Ample evidence that log homes are energy hogs

Ample evidence that log homes are energy hogs Dave Loeks' letter in the Jan. 30 News attempts to twist the log home energy argument, but portions of it aptly make my point, including his statement that "we are all entitled to our own opinion, but not our

Dave Loeks’ letter in the Jan. 30 News attempts to twist the log home energy argument, but portions of it aptly make my point, including his statement that “we are all entitled to our own opinion, but not our own facts.” But who has offered an opinion, and who has referenced facts?

To summarize, this exchange started when Mr. Loeks claimed that log homes are energy efficient in ways that “aren’t really well understood.” Now he’s claiming that log homes are more comfortable, and presumably more energy efficient, than frame homes.

That’s a problem with those who profit from selling alternate construction assemblies. Every product has trade-offs, but the marketing claims would have you believe it’s all pro, no con. I believe that potential purchasers should have some facts before they make a decision.

Mr. Loeks states that my rebuttal to his claims is just an opinion, even though I quoted sources such as the National Research Council and a log builders association. Referencing reputable sources isn’t a personal opinion, it’s a presentation of facts based on testing.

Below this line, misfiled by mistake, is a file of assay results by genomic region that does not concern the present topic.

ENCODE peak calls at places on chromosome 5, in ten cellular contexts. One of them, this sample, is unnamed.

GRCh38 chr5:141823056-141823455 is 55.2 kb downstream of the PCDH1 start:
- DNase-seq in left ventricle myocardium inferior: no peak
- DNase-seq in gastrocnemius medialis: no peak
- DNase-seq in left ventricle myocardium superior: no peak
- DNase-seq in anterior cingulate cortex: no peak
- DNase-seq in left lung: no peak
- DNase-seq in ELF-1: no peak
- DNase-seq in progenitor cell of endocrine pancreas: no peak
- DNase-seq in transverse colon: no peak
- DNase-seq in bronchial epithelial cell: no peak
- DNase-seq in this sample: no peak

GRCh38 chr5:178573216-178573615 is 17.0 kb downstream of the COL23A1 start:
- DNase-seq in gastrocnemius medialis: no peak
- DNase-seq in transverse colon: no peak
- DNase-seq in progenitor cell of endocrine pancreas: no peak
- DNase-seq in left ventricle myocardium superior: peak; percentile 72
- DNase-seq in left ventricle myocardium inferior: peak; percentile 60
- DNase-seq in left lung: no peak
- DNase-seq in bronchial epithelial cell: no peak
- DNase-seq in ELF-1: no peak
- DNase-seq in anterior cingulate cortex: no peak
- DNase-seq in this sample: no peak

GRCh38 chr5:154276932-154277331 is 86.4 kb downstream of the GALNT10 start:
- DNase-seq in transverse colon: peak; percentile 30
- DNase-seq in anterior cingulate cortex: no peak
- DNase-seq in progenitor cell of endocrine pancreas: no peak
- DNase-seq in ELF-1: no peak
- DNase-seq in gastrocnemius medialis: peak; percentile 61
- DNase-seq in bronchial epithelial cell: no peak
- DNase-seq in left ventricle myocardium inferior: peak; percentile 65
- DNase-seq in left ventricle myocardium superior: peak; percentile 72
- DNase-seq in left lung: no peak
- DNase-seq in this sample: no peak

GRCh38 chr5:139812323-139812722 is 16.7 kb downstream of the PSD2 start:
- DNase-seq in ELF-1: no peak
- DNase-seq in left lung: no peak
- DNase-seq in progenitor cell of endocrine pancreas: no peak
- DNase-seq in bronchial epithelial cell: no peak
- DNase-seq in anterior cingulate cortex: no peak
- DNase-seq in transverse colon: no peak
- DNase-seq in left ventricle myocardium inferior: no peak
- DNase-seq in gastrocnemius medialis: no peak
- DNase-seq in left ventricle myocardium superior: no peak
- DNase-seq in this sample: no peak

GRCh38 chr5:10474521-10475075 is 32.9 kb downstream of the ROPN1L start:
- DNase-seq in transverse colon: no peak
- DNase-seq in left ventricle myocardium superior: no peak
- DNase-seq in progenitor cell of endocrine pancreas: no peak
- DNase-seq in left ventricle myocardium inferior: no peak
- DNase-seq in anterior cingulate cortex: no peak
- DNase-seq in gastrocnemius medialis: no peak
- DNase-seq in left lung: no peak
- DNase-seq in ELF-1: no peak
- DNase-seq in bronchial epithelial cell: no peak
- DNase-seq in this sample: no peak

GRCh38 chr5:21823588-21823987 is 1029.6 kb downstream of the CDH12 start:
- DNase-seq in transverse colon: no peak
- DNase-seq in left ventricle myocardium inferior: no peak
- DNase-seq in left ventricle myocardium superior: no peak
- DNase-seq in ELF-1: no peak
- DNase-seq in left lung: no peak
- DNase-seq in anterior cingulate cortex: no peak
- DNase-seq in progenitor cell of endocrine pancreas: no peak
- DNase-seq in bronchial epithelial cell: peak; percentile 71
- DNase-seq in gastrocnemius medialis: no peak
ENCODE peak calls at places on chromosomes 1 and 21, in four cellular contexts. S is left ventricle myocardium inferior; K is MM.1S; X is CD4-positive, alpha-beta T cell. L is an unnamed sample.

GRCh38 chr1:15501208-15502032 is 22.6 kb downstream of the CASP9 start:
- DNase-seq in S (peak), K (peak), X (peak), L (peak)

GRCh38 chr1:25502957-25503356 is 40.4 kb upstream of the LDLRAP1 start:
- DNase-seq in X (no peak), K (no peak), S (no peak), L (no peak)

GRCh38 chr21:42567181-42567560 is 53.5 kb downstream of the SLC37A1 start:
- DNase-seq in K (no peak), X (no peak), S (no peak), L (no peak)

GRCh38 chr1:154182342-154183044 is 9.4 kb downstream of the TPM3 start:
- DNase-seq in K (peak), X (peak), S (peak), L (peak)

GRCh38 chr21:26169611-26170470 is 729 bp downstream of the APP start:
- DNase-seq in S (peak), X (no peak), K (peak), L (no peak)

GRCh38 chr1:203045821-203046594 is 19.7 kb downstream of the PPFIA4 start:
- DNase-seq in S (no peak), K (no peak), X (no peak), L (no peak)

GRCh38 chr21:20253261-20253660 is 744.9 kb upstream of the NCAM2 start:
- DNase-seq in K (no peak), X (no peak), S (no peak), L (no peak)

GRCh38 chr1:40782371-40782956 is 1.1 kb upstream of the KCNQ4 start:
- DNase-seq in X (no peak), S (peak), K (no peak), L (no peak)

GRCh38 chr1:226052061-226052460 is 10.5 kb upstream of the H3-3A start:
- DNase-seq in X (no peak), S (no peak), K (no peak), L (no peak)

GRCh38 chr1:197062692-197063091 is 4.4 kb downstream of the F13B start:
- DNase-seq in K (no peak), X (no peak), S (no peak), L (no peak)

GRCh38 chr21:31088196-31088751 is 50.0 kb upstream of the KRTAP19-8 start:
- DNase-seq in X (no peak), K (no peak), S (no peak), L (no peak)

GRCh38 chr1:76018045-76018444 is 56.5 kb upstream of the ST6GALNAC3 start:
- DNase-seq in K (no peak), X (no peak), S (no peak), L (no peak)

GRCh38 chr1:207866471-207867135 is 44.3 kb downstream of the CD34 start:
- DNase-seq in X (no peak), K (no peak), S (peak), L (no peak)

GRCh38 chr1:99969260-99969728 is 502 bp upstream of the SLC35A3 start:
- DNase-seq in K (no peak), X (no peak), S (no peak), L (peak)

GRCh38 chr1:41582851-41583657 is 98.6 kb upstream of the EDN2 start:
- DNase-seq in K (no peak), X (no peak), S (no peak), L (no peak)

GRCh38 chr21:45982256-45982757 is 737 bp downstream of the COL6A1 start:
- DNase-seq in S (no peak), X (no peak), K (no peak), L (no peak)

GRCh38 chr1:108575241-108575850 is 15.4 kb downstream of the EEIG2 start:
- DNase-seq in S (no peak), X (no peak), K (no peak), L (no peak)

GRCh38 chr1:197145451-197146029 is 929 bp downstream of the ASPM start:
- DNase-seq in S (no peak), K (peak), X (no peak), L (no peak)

Ah, but Mr. Loeks claims that all testing has been laboratory work or computer modeling, so isn’t representative. The lab work has been large-scale test walls that allowed for multiple variables, not little test-tube samples. Further, over 50 years of testing has produced consistent results. In sum, log walls are poor insulators, the thermal mass has some value in a moderate climate, and log homes use a lot of energy in a cold climate.

But wait! Loeks notes that the Southern Alberta Institute of Technology is going to do a whole-home, real world comparison of different wall constructions, and this will “at last provide valid comparative data.” Apparently Mr. Loeks is unaware of a study conducted during 1981-82 in the U.S. Complete homes with identical plans, one frame and one log, were measured.

I suppose this test isn’t quoted by log builders because it didn’t give the results they want. There have been similar “in the field” studies. I’m surprised Loeks doesn’t know about them.

Loeks states that the data proving log homes are energy hogs doesn’t “yet exist.” Sure it does, unless Loeks’s personal opinion outweighs 50 years of testing.

But rather than believe either Loeks or myself, there’s a couple simple observations any Yukoner can make. In a cold winter, my 20-year-old wrap-and-strap house burns three cords of wood in an Ardent 65 stove to heat 1,800 square feet. Simply, that’s one cord per 600 square feet per winter. People I know in similarly sized log homes use between eight and 12 cords, or three to four times as much. What’s your consumption?

Yukoners are also familiar with the stud lines on house walls that appear both inside and outside, when it gets cold. A friend joked that he’d wait until winter to hang pictures, as he could see every stud. That’s the wood conducting energy outside.

Mr. Loeks has one thing right: “saying it’s so doesn’t make it so.” I think it’s pretty clear which one of us is just saying things, and which has substantial evidence to back up the statement that log homes are energy hogs.

Charles McLaren

Whitehorse

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